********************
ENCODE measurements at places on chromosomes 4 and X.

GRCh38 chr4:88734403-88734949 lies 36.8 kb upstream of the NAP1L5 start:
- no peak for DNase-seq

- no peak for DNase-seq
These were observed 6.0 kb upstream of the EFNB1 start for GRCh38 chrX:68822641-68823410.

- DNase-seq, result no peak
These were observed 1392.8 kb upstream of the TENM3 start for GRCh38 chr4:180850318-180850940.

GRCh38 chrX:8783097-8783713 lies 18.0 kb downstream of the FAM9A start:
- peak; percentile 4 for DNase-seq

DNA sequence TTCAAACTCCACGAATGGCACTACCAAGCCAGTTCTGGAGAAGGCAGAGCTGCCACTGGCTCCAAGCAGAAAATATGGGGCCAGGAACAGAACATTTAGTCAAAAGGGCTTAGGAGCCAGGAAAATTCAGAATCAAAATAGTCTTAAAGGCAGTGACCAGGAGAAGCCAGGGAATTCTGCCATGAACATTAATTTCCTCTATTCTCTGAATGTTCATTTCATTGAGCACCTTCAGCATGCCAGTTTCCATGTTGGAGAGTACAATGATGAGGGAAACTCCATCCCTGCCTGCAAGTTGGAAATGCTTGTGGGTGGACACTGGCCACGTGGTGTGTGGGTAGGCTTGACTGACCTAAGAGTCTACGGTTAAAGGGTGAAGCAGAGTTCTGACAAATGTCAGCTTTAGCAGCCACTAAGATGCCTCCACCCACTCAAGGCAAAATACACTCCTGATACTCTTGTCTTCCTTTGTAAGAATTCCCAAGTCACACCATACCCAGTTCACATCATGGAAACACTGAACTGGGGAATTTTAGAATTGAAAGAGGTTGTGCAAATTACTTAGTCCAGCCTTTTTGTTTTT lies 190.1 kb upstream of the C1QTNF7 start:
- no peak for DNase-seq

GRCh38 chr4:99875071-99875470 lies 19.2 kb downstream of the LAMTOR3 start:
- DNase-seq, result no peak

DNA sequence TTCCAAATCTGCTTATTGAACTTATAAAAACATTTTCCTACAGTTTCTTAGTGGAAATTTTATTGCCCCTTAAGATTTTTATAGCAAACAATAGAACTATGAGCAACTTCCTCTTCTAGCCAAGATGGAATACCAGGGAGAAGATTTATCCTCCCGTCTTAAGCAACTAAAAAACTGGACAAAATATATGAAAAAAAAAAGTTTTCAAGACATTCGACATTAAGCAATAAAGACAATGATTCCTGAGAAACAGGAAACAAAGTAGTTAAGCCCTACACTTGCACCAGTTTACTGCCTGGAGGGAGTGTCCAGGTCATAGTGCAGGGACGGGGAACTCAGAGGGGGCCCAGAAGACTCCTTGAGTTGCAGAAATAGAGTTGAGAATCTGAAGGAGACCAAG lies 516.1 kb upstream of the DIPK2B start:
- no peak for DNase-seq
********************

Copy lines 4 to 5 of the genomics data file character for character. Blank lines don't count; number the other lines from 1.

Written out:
- no peak for DNase-seq
These were observed 6.0 kb upstream of the EFNB1 start for GRCh38 chrX:68822641-68823410.